- Warming WW2 stories from your area..
Mums dad was a nav in the RAF, he was in a liberator going from the USA to back home, across the Atlantic was a dull few hours, eating his dinner at his little table, a bit of sauce fell out if his sandwich onto the map, he had the pilot fly ” around” the stain.
Mum still has the bit of map and the log entry that says ” course corrections to avoid Worcester”Posted 5 years agogavtheoldskaterMember
grew up on an island on the south coast, they used to light fires on the marshes to confuse the bombers that it was porstsmouth. remember a kid digging in the mud and finding a flying helmet, i found a medal in the same area, another guy found a bomb.
went surfing once in devon over some rocks at high tide. came back later and was not allowed to go in, a mine had come up on the rocks. watched it get exploded, a very unsatisfactory ‘pop’.
wife’s grandad was the super secret dads army. apparently their munitions dumps were in the hills above the local village.
when we lived in the village i had very visual recurring dreams of planes crashing, different scenarios but always a plane coming down or landing suddenly somewhere it should’nt. found out later that a german bomber had come down in the fields (as they were then, now a housing estate) behind our house. since moving 5 years ago i have not once had the dream.Posted 5 years agomuddydwarfSubscriber
My paternal great-grandfather was part of the AA gun crew that shot down the first Zeppelin over Britain during the great war.
My maternal grandfather was an artilleryman in the 8th Army during WWII. I heard my dad ask him about North Africa and Tobruk.
“Bloody loved it i did, birds, beer and sunshine, bloody great”. The fact that the entire Afrika Korps were shelling him across the Quattara Depression didn’t seem to bother him!
When asked about the Italian Campaign he was heard to say “Hated it, every town we went to was nothing but bloody rubble, no bars, no beer, no women, bloody **** it was”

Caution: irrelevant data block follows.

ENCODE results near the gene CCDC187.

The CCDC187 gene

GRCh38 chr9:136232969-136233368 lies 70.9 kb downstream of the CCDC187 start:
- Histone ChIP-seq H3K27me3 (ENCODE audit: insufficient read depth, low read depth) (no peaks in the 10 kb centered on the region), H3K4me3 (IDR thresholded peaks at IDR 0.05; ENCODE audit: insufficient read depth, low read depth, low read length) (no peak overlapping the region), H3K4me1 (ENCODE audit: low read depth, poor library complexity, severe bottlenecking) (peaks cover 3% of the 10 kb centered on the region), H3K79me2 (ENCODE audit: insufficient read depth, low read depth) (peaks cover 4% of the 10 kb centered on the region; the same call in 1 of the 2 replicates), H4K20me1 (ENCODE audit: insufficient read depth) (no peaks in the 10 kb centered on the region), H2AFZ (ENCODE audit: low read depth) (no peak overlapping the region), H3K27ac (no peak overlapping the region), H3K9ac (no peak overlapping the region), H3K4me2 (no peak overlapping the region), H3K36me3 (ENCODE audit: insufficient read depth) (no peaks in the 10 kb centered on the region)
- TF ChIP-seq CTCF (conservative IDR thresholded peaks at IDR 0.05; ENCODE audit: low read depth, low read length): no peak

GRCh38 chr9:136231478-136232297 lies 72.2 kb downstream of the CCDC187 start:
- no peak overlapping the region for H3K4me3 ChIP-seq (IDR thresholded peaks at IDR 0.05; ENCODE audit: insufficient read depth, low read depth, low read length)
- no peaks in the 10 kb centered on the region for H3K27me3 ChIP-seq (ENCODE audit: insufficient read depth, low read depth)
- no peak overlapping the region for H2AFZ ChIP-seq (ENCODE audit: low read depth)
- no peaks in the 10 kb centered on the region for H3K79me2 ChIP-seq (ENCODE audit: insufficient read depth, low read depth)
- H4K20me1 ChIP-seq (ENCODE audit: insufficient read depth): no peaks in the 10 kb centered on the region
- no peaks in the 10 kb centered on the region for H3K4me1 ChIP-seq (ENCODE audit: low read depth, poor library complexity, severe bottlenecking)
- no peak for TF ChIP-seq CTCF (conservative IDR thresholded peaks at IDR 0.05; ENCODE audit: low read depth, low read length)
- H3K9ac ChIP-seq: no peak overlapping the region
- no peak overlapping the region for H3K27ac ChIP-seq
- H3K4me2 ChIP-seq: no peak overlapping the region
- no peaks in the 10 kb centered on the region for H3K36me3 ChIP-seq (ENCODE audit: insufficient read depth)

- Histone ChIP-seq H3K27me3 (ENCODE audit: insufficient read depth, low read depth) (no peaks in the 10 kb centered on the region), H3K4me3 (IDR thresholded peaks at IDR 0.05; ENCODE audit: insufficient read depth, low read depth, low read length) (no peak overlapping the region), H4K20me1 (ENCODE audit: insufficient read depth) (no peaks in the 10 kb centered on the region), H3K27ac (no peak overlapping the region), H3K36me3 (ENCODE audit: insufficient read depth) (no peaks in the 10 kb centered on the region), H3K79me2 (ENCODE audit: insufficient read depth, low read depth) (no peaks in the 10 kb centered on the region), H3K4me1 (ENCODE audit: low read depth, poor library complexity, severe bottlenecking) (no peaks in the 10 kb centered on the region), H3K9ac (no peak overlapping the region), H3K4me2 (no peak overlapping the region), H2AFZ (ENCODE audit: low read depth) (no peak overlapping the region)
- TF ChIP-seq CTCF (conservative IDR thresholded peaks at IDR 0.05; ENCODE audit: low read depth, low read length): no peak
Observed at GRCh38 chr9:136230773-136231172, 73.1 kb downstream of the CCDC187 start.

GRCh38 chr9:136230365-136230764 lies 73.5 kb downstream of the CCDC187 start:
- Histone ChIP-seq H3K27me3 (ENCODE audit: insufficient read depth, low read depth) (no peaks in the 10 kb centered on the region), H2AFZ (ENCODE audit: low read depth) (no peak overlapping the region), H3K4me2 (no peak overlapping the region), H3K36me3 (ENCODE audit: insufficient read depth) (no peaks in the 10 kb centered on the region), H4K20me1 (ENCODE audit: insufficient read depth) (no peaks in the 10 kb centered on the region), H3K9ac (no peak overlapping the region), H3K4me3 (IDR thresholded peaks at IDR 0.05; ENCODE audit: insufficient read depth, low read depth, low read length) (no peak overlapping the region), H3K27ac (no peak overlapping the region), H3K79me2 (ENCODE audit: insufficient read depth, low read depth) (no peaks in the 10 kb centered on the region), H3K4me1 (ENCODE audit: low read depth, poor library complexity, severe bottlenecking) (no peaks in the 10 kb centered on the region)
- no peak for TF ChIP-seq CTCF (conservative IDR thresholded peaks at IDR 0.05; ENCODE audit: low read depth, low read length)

Yes grandad, that’s because you’d been dropping 8lb shells on the place for a week beforehand!Posted 5 years agopeterfileMember
When I was a kid, we used to tease an old man who lived nearby.
He was slow on his feet and always used to be wandering around.
As I got older (about 16) my mum started driving him to her work (a secondary school), because at the age of 70+) he regretted never having achieved much at school and wanted to study for some higher exams. He sat in lessons every day with 15-16 year old pupils from a pretty rough area.
He took a keen interest in my family, mostly due my mother’s generosity, but he always bought thoughtful gifts for birthdays and would listen at great length to how my brother and I were getting on (despite us not taking much to do with him).
One day, he passed me a book, rather timidly, and suggested that I might enjoy it.
It was about Russian Convoys during WW2.
It was about him.
As a young lad, my emotions weren’t quite developed yet, but thinking about it all now makes the room very very dusty indeed.
Donald was a true hero from 15 years of age, the same age as me when I used join in the mickey taking with the other lads from school.
He’s still going on regular walks around the village where I grew up, only now when I see him I relish the opportunity to find out everything I can about him and his utterly engaging life.
Posted 5 years agofatsimon mk2Member
not heart warming but quite funny as told to me by a quite old employee of suffolk council whilst doing some bridge maintence on a very rural bridge in the 70’s some very strange shaped qbjects were found under the bridge these”objects” had been painted over several times over the years one of the road crew working on the bridge had been in the royal engineers during the 60’s and had a quick look and thought they looked like demoltion charges bomb disposal from colchester were called and sure enough they were what he thought seams the bridge had been wired during the early 40’s in case of invasion and they had been forgotten about 😯Posted 5 years agoworldrallyteamMember
This is what my daughter dug up in out back garden.
Thankfully decommissioned as she came up the garden with it on the prong of a garden fork, she was about 8 at the time.